Nutrition Research News
Supplements with Ephedra or Steroid Hormone Are Illegal for
Minors, Says California Legislature
In August 2002, the California legislature passed a bill on the
sale and labeling of dietary supplements that contain ephedra and
steroid hormone precursors. SB 1884 requires specific warning language,
the FDA MedWatch phone number, and a notice that the product is
not for use by individuals under the age of 18 years, on the label
of all dietary supplements containing ephedrine group alkaloids
(ephedra) or steroid hormone precursors, such as androstenedione
and DHEA (dehydroepiandrosterone).
The bill makes it a misdemeanor for any manufacturer, wholesaler,
retailer or other person to sell, transfer or otherwise furnish
a dietary supplement containing ephedrine group alkaloids or steroid
hormone precursors to persons under 18. This action comes on the
heels of a number of deaths and adverse effects attributed to the
use of supplements containing ephedra and anabolic steroids. The
adverse side-effects of supplements containing ephedra and anabolic
steroids account for 17 percent of all adverse events reported from
the use of dietary supplements - the highest percentage of any supplements.
Ephedra-containing supplements have been associated with sudden
death, stroke, seizures, and heart attacks, even in young people.
They commonly cause nervousness; anxiety; insomnia; palpitations;
arrhythmias; and other troublesome side-effects.
- National Nutritional Foods Association announcement, Sept. 5,
- MedWatch database (www.fda.gov/medwatch).
Americans May Soon Claim Dietary Supplement Purchases As a Tax
Senators Tom Harkin (D-Iowa) and Orrin Hatch (R-Utah) introduced
the Dietary Supplement Tax Fairness Act (S.1330) to Congress on
August 2, 2001. The bill would put self-care products, such as dietary
supplements, on a par with other medical care items, in that it
would provide an IRS deduction for consumers who purchase them (when
their total medical expenses exceed 7.5 percent of adjusted gross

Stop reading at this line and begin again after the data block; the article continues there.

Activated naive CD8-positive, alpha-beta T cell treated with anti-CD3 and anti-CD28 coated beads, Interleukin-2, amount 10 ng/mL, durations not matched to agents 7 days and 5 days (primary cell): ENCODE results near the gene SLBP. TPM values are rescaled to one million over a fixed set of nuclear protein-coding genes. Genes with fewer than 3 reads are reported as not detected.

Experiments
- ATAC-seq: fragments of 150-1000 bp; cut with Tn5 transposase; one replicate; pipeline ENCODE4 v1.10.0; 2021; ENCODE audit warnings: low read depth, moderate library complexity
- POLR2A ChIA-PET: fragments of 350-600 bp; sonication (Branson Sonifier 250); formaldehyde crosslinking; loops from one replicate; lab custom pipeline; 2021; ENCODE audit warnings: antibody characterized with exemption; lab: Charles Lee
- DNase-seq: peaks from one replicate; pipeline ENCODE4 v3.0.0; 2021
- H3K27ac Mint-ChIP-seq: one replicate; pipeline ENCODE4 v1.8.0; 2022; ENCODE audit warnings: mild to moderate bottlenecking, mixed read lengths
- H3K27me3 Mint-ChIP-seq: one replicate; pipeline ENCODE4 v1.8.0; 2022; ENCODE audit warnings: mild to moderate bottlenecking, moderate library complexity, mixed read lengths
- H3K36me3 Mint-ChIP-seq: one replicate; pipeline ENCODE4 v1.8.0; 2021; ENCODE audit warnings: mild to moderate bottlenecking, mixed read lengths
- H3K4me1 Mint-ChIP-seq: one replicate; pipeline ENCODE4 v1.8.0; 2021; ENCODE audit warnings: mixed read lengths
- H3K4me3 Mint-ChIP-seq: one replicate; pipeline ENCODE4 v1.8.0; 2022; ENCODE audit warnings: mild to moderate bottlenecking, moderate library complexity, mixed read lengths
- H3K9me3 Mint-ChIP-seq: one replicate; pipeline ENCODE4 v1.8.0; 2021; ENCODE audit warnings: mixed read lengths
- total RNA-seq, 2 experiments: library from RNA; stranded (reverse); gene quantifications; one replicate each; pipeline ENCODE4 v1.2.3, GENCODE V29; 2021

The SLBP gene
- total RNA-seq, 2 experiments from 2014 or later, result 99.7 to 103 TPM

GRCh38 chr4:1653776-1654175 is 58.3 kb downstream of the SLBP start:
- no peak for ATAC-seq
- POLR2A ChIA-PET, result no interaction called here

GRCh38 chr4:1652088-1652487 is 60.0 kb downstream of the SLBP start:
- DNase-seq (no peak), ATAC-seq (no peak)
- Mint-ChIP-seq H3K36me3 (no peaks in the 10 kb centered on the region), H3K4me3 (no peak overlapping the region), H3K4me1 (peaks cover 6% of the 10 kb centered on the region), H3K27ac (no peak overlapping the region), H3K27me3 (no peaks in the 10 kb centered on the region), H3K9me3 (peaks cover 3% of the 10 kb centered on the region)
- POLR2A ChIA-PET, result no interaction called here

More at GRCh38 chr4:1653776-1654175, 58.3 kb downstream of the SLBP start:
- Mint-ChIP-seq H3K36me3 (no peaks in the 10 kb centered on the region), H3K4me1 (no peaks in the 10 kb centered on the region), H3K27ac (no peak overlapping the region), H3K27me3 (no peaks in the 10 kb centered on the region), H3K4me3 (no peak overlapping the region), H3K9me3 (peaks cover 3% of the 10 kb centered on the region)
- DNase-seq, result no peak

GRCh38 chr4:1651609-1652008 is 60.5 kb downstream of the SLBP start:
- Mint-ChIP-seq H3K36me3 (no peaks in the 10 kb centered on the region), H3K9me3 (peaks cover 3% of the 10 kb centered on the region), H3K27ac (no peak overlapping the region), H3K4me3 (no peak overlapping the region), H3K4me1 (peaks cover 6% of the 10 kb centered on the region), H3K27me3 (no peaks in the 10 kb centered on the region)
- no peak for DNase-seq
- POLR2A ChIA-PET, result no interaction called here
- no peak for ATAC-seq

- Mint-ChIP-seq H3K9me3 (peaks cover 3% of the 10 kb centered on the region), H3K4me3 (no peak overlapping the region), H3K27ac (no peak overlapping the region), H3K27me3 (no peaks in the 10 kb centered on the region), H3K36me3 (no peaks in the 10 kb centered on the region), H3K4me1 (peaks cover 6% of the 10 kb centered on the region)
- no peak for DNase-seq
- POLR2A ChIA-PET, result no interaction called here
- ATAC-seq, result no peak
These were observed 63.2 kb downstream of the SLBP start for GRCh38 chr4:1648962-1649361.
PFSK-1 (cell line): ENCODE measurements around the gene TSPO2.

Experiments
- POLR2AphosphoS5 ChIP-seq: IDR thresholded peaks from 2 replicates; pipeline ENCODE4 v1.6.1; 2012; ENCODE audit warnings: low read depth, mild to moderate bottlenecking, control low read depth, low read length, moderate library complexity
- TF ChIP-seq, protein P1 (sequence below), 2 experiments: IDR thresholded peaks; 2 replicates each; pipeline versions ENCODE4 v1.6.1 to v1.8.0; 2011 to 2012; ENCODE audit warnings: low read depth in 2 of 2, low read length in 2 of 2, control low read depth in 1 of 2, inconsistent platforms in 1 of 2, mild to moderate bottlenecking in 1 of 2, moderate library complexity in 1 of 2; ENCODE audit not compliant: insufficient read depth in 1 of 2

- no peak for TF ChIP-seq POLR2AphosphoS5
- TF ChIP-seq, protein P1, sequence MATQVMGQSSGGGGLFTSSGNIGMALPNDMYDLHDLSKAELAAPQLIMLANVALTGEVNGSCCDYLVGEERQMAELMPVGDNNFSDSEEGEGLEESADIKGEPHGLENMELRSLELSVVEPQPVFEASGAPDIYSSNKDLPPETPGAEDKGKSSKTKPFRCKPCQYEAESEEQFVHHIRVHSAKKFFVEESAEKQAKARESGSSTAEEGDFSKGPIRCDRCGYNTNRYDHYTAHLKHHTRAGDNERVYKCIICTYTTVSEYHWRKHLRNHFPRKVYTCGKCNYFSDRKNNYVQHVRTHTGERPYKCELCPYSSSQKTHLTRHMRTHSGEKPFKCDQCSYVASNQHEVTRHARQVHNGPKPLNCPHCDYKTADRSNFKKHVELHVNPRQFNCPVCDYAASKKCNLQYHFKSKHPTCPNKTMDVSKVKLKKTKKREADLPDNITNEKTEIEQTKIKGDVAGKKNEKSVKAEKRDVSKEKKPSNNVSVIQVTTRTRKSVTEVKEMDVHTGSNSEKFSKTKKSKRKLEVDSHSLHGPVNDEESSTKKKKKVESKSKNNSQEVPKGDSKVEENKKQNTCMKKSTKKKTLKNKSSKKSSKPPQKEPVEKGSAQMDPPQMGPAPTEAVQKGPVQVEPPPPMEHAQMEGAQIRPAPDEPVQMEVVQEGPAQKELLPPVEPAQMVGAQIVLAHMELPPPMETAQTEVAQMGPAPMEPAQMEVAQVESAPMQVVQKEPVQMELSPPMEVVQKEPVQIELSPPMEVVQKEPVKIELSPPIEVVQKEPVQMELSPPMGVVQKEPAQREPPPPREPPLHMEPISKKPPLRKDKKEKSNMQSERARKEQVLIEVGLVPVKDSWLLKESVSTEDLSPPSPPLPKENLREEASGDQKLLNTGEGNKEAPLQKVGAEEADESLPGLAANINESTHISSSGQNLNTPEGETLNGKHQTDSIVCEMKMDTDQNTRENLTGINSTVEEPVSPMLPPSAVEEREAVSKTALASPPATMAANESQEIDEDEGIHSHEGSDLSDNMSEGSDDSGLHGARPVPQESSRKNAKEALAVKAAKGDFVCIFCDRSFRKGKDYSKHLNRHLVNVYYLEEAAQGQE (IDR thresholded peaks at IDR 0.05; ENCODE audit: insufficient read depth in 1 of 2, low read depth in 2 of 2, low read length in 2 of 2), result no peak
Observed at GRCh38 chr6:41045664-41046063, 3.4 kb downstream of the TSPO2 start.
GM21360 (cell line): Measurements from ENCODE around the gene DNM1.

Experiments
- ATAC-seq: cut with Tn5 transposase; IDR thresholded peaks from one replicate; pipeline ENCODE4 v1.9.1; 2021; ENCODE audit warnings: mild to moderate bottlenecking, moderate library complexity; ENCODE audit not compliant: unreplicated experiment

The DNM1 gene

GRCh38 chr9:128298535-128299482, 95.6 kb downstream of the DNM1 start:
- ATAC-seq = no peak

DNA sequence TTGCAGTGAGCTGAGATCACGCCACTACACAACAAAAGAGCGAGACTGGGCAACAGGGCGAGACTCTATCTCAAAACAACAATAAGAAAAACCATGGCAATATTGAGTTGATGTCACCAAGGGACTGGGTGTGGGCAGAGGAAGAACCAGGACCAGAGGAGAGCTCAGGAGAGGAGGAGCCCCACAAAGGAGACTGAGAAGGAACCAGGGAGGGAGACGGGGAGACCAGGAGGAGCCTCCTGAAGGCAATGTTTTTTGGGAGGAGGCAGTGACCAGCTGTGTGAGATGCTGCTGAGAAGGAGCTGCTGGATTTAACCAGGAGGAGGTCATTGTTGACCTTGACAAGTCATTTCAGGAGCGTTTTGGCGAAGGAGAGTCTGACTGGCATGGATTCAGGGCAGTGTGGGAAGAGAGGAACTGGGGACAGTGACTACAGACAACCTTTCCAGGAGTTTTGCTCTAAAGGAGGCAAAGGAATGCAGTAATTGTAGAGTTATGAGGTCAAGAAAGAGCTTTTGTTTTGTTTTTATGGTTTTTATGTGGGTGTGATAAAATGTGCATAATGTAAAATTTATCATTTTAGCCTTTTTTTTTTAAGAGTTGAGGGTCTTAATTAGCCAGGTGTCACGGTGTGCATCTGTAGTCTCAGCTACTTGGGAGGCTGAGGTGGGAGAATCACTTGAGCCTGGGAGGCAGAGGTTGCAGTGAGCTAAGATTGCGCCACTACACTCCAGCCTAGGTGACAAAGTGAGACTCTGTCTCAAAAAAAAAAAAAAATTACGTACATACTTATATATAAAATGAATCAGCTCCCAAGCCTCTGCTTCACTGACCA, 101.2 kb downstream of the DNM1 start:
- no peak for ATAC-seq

income). Premiums paid for insurance covering supplement purchases
would also be deductible. The scientific panel of the Office of
Dietary Supplement Research deems the legislation a valuable tool
for the public health community by increasing the consumption of
Senator Harkin called the bill an effort to "advance sound health
care policy." He added: "Our current policy is unfair and is failing
to take full advantage of the potential to improve health and hold
down health care costs through preventive health care practices
available to consumers."
Senators Harkin and Hatch have been highly instrumental throughout
the last decade in helping to create awareness of the scientific
evidence indicating that nutritional supplementation may be a useful
intervention in the prevention and/or management of many chronic
degenerative diseases. Through their efforts, the Office of Alternative
Medicine was established in 1991 at the National Institutes of Health
(now the National Center for Complementary and Alternative Medicine
-- NCCAM). The two senators also introduced the Dietary Supplement
Health and Education Act, which has greatly improved consumer access
to nutritional supplements and to the scientific evidence to support
their safe and responsible use. In the words of Sen. Harkin, "Consumers
need ready access to high-quality, reliable information. They need
it and they are thirsting for it. And if it is done right, it will
improve health, extend lives and reduce health care costs by keeping
It is also interesting to note that the budget for the NCCAM rose
from $3 million to $50 million in four years. For the fiscal year
2000, its budget was $68.3 million; when added to the other research
initiatives undertaken by other institutions and centers in the
U.S., the total complementary and alternative medicine investment
in research and related activities was approximately $161 million
for the fiscal year 2001.
- NNFA Today 2002;16(8).
- Dietary Supplement Information Bureau, 2002.
James Meschino, DC, MS
Toronto, Ontario, Canada